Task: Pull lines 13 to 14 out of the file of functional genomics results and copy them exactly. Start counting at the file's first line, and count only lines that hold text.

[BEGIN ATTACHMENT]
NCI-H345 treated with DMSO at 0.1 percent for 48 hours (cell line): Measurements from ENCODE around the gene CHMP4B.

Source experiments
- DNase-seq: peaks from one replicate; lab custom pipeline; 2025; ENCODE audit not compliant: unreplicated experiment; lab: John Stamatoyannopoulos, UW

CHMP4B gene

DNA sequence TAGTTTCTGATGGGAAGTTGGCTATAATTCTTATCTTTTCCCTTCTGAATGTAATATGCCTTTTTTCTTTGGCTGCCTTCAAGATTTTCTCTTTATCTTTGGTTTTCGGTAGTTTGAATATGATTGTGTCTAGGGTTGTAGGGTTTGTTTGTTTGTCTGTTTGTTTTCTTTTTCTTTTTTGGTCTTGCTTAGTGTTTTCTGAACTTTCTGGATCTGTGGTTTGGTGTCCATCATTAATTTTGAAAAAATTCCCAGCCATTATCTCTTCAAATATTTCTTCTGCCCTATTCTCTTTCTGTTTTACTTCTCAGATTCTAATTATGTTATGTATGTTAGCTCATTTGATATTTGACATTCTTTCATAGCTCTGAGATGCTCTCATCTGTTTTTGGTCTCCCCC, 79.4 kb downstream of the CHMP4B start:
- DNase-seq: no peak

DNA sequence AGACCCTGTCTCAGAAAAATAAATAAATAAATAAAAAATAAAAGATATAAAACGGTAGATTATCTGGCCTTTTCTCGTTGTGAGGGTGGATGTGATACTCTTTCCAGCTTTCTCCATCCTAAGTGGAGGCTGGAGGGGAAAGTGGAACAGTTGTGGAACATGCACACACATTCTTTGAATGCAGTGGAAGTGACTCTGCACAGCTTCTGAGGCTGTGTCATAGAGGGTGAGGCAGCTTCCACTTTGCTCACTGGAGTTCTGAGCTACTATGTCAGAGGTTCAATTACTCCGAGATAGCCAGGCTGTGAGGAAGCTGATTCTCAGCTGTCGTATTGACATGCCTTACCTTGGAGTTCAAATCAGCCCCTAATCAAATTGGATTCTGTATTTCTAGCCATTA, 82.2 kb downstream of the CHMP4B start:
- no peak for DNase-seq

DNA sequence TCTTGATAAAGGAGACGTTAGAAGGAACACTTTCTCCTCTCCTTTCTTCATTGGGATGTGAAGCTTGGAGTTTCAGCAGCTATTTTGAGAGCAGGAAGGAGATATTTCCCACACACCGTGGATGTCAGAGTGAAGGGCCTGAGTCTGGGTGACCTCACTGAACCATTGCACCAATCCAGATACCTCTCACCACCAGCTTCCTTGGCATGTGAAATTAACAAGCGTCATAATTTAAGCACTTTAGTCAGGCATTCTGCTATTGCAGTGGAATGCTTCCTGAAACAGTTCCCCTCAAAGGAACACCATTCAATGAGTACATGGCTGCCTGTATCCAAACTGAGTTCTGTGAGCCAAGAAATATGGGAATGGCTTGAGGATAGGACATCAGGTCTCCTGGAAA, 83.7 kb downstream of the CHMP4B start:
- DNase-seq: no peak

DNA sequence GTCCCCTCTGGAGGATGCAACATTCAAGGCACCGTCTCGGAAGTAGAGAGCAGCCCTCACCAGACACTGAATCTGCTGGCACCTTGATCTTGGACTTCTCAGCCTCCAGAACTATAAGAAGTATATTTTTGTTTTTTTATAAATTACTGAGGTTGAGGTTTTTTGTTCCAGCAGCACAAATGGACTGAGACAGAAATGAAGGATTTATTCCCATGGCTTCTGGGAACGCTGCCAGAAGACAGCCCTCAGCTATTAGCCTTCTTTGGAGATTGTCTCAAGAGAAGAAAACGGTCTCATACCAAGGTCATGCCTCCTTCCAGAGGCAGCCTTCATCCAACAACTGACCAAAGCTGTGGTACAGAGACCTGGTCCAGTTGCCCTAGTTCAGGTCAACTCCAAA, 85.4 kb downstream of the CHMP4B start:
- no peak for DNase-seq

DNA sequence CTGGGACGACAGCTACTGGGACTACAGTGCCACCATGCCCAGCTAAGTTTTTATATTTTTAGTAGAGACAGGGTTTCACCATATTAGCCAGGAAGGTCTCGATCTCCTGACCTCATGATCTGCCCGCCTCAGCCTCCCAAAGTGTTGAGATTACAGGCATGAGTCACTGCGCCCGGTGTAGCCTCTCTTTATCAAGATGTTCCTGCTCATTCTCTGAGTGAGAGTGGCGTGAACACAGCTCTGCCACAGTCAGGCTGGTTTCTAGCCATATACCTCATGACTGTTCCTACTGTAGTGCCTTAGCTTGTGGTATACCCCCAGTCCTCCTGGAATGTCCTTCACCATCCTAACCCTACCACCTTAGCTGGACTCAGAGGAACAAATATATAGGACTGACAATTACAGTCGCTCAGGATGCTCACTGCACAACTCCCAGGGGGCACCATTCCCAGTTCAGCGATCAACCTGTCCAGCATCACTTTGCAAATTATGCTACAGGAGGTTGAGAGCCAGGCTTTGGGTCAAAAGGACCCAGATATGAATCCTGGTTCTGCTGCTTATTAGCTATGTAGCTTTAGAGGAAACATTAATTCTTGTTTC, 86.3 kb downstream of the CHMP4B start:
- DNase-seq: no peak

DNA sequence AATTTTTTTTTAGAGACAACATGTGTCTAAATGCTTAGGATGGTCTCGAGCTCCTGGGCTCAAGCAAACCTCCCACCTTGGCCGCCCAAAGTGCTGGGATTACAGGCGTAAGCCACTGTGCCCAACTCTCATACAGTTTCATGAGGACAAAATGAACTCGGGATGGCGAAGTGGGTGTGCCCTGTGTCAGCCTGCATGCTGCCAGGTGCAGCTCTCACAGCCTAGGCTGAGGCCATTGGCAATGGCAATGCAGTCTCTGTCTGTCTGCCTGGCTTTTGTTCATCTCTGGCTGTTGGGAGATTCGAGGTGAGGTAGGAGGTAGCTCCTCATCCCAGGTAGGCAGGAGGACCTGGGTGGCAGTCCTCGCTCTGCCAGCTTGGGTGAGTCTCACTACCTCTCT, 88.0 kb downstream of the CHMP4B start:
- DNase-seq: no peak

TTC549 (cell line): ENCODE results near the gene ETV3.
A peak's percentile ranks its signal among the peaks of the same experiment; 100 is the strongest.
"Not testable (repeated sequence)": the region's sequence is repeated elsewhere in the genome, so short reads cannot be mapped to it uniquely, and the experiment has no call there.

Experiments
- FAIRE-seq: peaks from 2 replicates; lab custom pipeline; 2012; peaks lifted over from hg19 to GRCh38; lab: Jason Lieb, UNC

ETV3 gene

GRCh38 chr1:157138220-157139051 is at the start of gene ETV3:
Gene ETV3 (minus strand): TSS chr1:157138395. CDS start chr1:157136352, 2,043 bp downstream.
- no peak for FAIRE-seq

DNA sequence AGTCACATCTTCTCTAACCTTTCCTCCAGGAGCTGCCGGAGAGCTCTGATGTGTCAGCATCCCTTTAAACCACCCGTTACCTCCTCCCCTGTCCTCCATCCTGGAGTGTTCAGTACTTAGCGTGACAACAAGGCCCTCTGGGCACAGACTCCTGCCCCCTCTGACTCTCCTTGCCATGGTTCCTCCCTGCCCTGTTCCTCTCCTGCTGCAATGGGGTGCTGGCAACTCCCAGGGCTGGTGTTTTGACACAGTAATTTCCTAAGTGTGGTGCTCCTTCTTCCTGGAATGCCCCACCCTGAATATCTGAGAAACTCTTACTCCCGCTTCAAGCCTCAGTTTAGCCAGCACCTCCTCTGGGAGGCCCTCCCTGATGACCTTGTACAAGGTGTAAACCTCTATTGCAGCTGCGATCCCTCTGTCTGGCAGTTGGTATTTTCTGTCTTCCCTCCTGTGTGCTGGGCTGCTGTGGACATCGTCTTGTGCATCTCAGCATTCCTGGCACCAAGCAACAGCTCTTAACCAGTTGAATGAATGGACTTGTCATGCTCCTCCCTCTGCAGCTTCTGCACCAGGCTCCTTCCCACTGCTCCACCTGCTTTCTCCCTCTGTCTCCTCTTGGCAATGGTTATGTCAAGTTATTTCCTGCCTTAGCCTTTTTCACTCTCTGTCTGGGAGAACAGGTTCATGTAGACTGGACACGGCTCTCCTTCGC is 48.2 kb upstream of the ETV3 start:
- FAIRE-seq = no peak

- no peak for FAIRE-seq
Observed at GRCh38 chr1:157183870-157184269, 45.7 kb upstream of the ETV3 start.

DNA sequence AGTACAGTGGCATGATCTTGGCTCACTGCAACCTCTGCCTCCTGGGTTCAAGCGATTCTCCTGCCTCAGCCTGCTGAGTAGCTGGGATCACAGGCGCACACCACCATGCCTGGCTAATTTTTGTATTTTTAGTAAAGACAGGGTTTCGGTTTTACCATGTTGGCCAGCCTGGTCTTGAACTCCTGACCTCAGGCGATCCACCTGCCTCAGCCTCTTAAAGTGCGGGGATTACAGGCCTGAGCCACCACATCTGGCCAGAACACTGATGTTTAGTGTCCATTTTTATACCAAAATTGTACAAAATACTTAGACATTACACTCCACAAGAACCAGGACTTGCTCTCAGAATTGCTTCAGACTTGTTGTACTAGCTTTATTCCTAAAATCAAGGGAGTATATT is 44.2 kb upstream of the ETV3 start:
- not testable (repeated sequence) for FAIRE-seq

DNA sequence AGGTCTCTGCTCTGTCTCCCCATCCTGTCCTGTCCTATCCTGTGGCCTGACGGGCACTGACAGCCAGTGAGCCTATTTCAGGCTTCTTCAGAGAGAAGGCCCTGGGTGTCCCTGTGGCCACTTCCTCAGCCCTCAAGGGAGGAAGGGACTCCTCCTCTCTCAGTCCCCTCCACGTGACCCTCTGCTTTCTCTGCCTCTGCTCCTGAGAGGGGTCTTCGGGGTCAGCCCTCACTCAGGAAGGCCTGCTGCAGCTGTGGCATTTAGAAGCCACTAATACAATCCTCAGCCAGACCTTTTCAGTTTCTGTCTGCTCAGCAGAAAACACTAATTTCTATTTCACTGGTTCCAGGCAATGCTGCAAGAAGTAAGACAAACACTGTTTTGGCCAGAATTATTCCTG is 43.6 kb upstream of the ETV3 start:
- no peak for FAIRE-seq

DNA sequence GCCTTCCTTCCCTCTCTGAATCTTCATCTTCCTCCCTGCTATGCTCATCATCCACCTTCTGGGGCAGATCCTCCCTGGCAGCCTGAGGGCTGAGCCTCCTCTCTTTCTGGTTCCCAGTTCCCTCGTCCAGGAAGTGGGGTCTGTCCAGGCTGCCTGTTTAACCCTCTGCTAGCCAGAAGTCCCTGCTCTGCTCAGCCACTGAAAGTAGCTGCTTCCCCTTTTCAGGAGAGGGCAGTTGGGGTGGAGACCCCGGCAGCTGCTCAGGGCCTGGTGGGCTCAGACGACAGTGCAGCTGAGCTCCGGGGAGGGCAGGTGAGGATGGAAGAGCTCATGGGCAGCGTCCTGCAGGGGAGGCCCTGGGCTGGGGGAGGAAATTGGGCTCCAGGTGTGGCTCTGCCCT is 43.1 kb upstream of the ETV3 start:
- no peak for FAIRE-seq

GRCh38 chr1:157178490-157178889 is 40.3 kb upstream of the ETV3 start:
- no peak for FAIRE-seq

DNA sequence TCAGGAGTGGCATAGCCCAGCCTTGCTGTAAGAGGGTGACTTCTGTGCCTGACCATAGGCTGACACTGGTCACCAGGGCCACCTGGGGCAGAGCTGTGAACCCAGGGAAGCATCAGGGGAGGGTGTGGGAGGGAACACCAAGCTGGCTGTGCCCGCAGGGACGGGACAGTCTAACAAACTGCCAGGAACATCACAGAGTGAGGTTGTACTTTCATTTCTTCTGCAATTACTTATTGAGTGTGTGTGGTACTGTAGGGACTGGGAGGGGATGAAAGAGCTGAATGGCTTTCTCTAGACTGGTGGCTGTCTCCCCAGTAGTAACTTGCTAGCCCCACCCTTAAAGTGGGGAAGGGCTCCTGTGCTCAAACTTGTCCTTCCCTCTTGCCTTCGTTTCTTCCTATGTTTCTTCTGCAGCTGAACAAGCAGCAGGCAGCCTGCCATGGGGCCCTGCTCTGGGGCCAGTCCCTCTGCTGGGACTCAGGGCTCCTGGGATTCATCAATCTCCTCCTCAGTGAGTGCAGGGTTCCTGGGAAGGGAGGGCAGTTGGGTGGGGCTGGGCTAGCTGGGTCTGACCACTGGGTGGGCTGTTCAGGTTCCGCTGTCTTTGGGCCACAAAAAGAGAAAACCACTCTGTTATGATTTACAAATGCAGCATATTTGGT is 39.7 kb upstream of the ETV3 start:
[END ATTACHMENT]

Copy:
DNA sequence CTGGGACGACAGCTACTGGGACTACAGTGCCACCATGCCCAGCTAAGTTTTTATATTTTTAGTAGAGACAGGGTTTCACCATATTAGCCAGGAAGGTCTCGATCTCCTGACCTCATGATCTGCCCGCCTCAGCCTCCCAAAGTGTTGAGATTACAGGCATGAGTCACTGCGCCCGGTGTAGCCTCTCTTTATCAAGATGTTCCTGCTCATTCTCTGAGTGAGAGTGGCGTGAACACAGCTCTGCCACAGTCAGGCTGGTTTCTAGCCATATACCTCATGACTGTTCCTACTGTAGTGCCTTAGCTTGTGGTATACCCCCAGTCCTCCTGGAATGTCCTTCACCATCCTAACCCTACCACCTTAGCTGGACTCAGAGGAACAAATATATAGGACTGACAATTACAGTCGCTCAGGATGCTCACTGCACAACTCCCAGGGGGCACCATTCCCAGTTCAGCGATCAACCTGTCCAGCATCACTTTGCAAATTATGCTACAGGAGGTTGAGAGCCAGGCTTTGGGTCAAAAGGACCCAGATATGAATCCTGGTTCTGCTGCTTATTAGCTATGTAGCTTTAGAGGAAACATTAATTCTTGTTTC, 86.3 kb downstream of the CHMP4B start:
- DNase-seq: no peak